Now it's the same with the drill. The further you pull the trigger, the faster the blade goes. [DRILL SOUNDS]

Before setting the base section in place, we cut holes in the back of the cabinets to give us access to the electrical outlets and TV cable jack in the wall. Boring holes through the sides of the cabinets will allow us to run wires wherever we need them. Next, we measure for the countertop —

So all the way to the corner.
RITA BROCKWAY:
Okay, 79 and three-quarters.
RON HAZELTON:
Okay, good. And now let's measure from the wall — 29-and-a-half —
RITA BROCKWAY:
Okay.
RON HAZELTON:
— transfer those measurements to a sheet of 3/4 inch plywood.

Okay, Rita, we want a cut here to be at 21.

Then it's time for Rita to confront the tool she's most uncomfortable using.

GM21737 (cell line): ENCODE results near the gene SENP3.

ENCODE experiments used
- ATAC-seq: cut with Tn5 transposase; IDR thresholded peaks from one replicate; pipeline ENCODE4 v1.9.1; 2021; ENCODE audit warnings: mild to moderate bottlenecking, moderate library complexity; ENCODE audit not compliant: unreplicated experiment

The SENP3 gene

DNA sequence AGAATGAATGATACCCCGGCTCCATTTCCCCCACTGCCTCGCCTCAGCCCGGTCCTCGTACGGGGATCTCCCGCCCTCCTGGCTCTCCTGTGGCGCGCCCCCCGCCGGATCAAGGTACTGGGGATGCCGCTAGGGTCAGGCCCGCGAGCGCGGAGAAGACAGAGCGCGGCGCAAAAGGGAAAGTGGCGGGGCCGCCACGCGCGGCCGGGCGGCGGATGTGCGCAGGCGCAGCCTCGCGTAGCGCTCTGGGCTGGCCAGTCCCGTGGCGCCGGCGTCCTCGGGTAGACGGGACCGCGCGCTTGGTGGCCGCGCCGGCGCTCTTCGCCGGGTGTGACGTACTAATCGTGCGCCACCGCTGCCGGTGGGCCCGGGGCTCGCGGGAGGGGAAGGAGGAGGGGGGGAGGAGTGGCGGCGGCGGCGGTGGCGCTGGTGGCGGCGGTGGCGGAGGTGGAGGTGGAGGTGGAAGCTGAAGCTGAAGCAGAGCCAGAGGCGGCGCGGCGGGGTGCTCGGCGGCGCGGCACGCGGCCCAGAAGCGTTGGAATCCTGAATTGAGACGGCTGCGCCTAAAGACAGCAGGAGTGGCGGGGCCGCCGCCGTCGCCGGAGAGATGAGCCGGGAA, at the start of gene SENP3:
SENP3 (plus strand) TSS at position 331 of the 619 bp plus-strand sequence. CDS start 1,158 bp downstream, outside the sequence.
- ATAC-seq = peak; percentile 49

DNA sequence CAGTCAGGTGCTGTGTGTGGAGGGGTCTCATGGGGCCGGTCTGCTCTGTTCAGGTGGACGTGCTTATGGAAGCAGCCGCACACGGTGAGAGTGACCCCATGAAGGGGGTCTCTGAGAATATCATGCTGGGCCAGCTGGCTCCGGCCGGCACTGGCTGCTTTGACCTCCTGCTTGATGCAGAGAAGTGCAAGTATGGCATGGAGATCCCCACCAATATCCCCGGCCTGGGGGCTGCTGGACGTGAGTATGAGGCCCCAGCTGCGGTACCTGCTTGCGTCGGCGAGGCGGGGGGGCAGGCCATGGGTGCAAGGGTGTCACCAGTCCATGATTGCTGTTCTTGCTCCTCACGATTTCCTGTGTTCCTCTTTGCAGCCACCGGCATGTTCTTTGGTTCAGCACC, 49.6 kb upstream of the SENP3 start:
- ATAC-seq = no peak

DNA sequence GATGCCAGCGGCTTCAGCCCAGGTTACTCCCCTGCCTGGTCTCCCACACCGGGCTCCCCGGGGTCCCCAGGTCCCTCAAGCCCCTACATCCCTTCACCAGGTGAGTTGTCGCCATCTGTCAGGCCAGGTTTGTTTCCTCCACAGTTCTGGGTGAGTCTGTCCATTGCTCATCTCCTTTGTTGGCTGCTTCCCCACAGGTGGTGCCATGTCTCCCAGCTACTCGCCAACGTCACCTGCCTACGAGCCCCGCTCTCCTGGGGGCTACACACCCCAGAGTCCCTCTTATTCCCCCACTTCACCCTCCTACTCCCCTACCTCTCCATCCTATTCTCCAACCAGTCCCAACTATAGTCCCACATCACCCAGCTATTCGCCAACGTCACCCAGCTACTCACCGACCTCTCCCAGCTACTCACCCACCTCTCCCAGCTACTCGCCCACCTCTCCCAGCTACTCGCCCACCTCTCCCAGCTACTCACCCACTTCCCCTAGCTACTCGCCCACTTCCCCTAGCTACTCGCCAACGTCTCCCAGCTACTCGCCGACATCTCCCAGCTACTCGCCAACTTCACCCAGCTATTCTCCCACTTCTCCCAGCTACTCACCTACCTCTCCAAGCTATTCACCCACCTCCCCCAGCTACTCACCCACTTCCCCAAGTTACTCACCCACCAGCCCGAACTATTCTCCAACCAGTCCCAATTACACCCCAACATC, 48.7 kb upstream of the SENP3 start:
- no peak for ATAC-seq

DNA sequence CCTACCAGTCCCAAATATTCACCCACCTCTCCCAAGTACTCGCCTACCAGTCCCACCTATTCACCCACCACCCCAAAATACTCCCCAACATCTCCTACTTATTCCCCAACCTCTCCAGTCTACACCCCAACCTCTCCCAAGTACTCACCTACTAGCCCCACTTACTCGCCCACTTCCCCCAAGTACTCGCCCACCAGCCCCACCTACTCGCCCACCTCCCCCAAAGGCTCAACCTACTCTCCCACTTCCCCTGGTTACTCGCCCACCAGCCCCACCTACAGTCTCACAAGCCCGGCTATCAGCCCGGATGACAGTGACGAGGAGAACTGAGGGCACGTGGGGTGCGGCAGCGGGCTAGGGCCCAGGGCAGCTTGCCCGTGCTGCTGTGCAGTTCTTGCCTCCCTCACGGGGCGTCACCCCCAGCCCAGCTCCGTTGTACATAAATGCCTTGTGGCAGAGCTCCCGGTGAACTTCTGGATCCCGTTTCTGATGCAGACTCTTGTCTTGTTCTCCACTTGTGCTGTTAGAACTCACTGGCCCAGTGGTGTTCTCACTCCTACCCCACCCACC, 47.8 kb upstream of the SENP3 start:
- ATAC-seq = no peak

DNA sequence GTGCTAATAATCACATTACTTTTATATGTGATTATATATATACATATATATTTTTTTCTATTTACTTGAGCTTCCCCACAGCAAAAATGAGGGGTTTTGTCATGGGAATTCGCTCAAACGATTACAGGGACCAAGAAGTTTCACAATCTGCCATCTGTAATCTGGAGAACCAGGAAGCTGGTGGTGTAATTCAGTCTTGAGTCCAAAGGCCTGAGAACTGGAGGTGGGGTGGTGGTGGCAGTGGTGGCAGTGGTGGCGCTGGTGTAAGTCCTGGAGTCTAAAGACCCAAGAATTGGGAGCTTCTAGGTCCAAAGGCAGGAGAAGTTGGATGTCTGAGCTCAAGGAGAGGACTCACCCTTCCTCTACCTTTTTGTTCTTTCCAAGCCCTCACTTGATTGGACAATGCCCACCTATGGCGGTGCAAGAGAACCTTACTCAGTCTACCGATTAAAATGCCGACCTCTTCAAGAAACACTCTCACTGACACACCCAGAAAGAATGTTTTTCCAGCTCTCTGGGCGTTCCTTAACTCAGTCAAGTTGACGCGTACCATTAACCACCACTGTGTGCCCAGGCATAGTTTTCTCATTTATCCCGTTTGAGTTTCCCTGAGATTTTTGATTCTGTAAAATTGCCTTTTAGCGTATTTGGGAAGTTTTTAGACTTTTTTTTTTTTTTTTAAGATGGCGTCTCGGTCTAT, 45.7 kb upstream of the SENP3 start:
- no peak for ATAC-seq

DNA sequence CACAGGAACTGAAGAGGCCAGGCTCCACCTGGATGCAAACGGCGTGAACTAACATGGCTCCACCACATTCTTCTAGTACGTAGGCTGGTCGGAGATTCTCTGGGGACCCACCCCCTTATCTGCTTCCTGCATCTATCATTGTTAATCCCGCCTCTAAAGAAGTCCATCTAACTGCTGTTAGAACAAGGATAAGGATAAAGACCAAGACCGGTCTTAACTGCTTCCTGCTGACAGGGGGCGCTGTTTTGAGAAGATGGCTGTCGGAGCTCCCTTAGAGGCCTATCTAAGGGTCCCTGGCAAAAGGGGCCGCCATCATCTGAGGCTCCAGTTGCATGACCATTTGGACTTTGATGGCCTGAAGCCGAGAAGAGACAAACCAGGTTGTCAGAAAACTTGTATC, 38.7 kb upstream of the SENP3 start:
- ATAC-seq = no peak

RITA BROCKWAY:
Okay.
RON HAZELTON:
Have you ever used one of these before?
RITA BROCKWAY:
No, I haven't.
RON HAZELTON:
Are you concerned about using this saw?
RITA BROCKWAY:
A little bit.
RON HAZELTON:
Are you?
RITA BROCKWAY:
Yeah.
[MUSIC]

ANNOUNCER:
HouseCalls is brought to you by Ron Hazelton's Home Basics available in Lowe's and bookstores nationwide. And by, turning your house into a beautiful home is as easy as turning to MinWax.
RON HAZELTON:
We're turning this alcove into a built-in bookcase. We've set the base cabinets in place and my friend, Rita's about to meet the circular saw. [SAWING SOUNDS] I ask her if she's ever used one before.
RITA BROCKWAY:
No.
RON HAZELTON:
But despite a little apprehension, she makes a near-perfect first cut.

Keep going. Right, there you go.

RITA BROCKWAY:
All right.
RON HAZELTON:
There you are, a beautiful straight cut.
RITA BROCKWAY:
Good.
RON HAZELTON:
How was that?
RITA BROCKWAY:
Not so bad, not so scary.
RON HAZELTON:
Rita's first cutting job results in a near-perfect fit. A piece of 1 x 8 poplar, notched to fit around the corners, conceals the edge of the plywood.